We began our Monday Whale Watch with “tons of whales in all directions” (that’s according to our marine naturalist Angelica) sighted from the Breakfast with the Whales Cruise. She then gave us a more accurate estimate of a total of 36 whales seen throughout the cruise. We watched a Mom/Baby/Escort pod in about 60 feet of water… until we saw a competitive pod who showed us a few head lunges. We then found a pod of a couple of smaller whales, and watched them battle for awhile, seeing lots of tail lobs and peduncle throws. Just as we were returning to the bay, we saw a huge breach followed by some pec slaps (which looked to us as if the whale was waving “Aloha”). On the Whales and Cocktails Cruise, we saw about 20 different whales and lots of breaching in the distance. We watched a Mom/Baby/Escort pod hanging out on the surface. Mom was just kind of laying on her side, and the escort was swimming along just below her, but so close to the surface that we could see him really well. It was pretty windy out there, but when we were in the right position to deploy the hydrophone, we gave it a try and heard some very loud and clear songs.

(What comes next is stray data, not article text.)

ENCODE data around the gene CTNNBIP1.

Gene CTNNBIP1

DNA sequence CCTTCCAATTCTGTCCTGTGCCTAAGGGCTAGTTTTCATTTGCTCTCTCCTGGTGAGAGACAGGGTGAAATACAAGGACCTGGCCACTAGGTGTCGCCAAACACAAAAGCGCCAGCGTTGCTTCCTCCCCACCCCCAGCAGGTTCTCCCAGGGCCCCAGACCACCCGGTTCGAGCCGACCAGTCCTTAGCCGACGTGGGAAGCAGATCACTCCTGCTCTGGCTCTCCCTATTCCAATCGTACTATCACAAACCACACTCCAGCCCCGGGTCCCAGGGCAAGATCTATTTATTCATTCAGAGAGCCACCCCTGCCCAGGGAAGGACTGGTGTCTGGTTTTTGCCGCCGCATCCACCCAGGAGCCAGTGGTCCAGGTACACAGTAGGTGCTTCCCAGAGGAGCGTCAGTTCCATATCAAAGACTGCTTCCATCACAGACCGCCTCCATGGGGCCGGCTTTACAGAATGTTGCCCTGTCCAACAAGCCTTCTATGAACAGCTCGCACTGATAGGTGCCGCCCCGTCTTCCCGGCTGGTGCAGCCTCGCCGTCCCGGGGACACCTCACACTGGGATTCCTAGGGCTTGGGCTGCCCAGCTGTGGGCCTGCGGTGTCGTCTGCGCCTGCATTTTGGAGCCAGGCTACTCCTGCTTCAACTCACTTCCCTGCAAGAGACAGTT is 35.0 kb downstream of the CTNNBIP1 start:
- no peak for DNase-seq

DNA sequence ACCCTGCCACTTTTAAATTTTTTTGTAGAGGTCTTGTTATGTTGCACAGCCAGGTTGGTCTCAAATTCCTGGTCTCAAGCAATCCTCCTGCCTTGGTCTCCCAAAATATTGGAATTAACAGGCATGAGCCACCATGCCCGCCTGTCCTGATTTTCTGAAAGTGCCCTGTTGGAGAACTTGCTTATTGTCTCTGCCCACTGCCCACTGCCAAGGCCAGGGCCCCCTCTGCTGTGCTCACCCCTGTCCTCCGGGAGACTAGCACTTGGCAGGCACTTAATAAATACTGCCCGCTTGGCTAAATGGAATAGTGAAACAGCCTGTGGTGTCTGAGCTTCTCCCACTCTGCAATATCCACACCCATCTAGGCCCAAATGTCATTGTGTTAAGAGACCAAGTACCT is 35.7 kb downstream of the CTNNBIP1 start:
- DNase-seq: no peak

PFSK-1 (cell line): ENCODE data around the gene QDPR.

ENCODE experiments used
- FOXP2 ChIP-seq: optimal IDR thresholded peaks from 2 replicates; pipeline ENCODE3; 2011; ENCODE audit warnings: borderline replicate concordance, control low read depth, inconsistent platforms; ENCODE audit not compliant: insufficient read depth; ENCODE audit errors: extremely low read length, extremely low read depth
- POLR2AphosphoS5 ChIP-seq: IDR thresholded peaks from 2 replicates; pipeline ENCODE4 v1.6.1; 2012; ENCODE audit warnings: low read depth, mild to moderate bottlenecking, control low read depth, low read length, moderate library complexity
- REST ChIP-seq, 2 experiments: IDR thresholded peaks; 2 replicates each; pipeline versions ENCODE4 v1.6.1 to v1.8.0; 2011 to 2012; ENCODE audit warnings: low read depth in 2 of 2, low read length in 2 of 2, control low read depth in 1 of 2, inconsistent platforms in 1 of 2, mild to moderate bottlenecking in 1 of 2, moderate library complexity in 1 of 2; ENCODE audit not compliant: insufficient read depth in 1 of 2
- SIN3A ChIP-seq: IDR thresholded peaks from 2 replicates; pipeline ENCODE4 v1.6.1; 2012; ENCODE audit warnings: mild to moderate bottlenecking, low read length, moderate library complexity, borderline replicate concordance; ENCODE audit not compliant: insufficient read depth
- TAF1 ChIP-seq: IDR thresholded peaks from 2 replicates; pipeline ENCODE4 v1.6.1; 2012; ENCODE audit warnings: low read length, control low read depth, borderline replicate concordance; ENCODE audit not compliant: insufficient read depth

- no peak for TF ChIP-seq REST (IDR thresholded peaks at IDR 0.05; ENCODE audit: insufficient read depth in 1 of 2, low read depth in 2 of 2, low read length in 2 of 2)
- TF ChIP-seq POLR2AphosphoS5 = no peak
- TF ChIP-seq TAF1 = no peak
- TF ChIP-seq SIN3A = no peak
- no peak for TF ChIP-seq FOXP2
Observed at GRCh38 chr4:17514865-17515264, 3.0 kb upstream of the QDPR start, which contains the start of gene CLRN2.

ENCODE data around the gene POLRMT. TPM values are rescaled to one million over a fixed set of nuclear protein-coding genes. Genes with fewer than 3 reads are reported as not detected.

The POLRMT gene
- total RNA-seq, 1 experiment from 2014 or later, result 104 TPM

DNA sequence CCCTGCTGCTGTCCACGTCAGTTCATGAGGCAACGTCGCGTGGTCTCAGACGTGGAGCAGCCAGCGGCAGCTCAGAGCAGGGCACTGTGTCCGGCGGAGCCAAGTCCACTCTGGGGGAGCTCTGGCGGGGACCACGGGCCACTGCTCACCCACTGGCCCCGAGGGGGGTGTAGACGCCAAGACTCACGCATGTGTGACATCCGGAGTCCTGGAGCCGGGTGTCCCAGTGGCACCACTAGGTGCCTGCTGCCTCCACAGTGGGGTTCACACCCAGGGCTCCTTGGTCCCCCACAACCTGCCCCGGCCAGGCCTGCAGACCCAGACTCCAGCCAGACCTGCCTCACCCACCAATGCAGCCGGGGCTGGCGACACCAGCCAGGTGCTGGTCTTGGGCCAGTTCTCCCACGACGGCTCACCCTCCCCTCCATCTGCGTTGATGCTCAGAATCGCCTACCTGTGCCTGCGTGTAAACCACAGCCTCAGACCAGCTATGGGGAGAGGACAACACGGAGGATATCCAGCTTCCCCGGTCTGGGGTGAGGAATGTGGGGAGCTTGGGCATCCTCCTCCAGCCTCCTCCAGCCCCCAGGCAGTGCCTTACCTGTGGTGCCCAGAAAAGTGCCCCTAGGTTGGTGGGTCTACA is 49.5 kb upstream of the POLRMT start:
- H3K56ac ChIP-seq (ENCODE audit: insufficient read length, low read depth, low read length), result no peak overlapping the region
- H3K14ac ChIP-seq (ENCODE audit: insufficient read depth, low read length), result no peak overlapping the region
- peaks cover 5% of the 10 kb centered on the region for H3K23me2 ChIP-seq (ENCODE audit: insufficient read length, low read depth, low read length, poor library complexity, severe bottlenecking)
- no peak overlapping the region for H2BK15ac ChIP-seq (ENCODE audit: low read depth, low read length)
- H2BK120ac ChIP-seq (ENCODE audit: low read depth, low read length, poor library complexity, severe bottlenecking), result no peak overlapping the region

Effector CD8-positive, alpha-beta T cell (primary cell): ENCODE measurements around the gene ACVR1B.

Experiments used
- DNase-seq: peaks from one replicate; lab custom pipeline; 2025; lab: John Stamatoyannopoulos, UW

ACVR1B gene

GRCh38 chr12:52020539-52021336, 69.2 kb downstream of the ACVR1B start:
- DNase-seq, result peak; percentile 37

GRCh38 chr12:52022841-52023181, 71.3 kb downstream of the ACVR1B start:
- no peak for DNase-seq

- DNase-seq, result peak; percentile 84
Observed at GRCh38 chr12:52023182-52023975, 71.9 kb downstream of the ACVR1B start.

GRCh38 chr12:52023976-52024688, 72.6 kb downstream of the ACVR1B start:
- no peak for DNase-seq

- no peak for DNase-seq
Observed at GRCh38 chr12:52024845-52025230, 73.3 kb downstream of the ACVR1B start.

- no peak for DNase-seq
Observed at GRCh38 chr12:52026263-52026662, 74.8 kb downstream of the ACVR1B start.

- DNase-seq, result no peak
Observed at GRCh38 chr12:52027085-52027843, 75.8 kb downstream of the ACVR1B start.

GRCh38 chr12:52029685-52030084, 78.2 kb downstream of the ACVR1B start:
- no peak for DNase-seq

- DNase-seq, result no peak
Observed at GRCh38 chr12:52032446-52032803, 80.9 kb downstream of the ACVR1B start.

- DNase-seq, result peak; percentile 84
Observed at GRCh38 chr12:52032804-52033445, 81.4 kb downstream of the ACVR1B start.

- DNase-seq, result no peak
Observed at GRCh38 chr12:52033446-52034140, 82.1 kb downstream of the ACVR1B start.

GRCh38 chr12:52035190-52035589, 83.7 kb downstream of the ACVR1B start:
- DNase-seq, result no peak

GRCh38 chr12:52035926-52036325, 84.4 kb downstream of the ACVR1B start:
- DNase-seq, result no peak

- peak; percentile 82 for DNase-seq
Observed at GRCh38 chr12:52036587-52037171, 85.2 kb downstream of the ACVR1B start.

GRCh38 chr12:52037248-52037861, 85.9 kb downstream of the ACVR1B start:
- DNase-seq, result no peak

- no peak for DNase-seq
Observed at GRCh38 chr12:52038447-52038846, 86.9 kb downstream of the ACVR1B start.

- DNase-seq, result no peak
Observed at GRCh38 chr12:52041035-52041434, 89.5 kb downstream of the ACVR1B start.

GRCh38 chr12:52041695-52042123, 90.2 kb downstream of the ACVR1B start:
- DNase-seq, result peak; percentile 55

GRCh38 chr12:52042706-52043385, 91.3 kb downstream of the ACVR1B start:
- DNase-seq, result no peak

Captain Claire’s Humpback Whale Fact of the Day: There’s a time when a whale is still in its fetal stage that it’s covered in fur. By the time the calf is born, the fur has disappeared. Many researchers believe that this is another indication that whales have evolved from an animal with a common ancestor to a hippo. The idea that the stages of an animal’s fetal development reflect evolutionary development or “Ontogeny recapitulates Phylogeny” was first proposed by Ernst Haeckel around 1900.